Boston Bruins: Montreal Matchup Brings out the Standard Milan Lucic Again

Al DanielCorrespondent IIFebruary 7, 2013

MONTREAL, CANADA - FEBRUARY 6:  Milan Lucic #17 of the Boston Bruins clears Andrei Markov #79 from in front of \Carey Price #31 of the Montreal Canadiens during the NHL game at the Bell Centre on February 6, 2013 in Montreal, Quebec, Canada.  The Bruins defeated the Canadiens 2-1.  (Photo by Richard Wolowicz/Getty Images)
Richard Wolowicz/Getty Images

No team other than the Montreal Canadiens has surrendered 10 goals or more to Milan Lucic in the Boston Bruins power forward’s five-plus-year career.

Only the perpetual playoff no-shows from Toronto, another frequent adversary and Northeast Division cohabitant, have authorized more points (22 to 17).

The New York Islanders, who likewise have not seen postseason action since Lucic broke into the NHL in 2007-08, were “ahead” of the Habs in the points-against category leading up to Wednesday night. That was until a game-winning assist at Montreal’s Bell Centre gave him an identical 17 career points against the two franchises.

With a pair of penalties, both drawn by Canadiens defenseman Andrei Markov, Lucic upped his unmatched PIM total to 69 in 29 regular-season meetings with Montreal.

Being on the ice for both Boston goals, he elevated his career plus-minus to plus-eight versus the Habs, which is third only to a plus-nine against Ottawa and plus-12 against the aforementioned Maple Leafs.

Wednesday night’s gritty, come-from-behind 2-1 triumph was simply another night’s work for Lucic against a time-honored rival. Although he did not chalk up any shots on goal, he made a tangible contribution in every other key category and, at times, went at least a tad over the line.

Amidst Montreal’s 11-4 romp in the first-period shooting gallery, Lucic was the giver and recipient of two hits apiece. Early in the middle frame, at the 3:32 mark, he blocked blueliner Alexei Emelin’s slapper to prolong a Canadiens’ shooting drought against goaltender Tuukka Rask that would last for the first 10:38 of the period.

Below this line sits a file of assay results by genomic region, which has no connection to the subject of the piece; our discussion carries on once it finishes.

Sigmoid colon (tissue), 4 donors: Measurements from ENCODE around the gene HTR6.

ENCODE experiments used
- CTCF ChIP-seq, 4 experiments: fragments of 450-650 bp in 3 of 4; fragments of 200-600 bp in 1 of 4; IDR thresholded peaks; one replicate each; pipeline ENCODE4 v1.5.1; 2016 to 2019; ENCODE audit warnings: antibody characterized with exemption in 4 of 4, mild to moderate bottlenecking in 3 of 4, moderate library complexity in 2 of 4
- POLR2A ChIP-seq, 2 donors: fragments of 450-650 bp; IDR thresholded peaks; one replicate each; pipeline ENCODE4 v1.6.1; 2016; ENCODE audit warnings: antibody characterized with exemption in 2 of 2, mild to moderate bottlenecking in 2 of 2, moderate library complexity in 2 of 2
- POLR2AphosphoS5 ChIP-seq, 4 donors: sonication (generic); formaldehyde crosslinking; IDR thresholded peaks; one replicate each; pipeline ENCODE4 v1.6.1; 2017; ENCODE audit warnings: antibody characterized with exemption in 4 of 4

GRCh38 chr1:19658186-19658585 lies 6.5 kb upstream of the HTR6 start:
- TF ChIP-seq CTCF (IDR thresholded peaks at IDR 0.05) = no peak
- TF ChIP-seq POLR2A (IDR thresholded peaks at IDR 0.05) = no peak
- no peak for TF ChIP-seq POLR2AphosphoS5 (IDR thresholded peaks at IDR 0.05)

As it happened, though, Lucic played an indirect role in splashing that drought when he fumbled his discipline and was whistled for high-sticking Markov at 8:56. He was only four seconds away from his jailbreak when PK Subban slugged home the Habs’ second power-play shot for the icebreaker.

With the Bruins trailing and still not generating much in the offensive zone, Lucic’s frustration was self-evident a few moments later. He was back in the box at 14:09 for slashing Markov and only a few seconds after Markov brooked the Boston winger’s fifth body-check of the night.

But on the other side of the second intermission, a slight tweak in the line configurations sparked the turning point when Tyler Seguin converted David Krejci’s setup a mere 14 seconds after the faceoff.

Lucic effectively joined in on that play, though he did not have a hand in the goal. But when the newfangled troika returned for another shift in the second minute, he helped to polish a rush piloted by Seguin when he forwarded a feed from the far alley to Krejci, who raked it in for the go-ahead strike.

Not a bad way to redeem a costly indiscretion from one period prior.

When the Habs sought to reverse the momentum once more by continuing an attack after Chris Kelly’s hooking minor was up, Lucic tallied his sixth hit of the night at the expense of Emelin. Seconds later, he was among those crashing the crease in a post-whistle scrum that ultimately landed Brendan Gallagher and Adam McQuaid in the bin for matching minors.

Montreal pushed further in the climactic moments of the final frame. Although the Bruins kept the activity relatively sparse, five-straight recorded plays between 16:19 and 18:41 were attempted shots by the Canadiens.

In the middle of that sequence was another point shot―this one via Josh Gorges―blocked by Lucic, giving him his first multi-block effort of the 2013 season. It was the sixth time he would be struck by a Montreal shot or a Montreal body, having absorbed four hits to go with the team-leading six he dished out himself.

It was just another night of mixing grunt work with glamour and helping the Bruins in their effort to keep a few strides ahead of the Habs in the standings.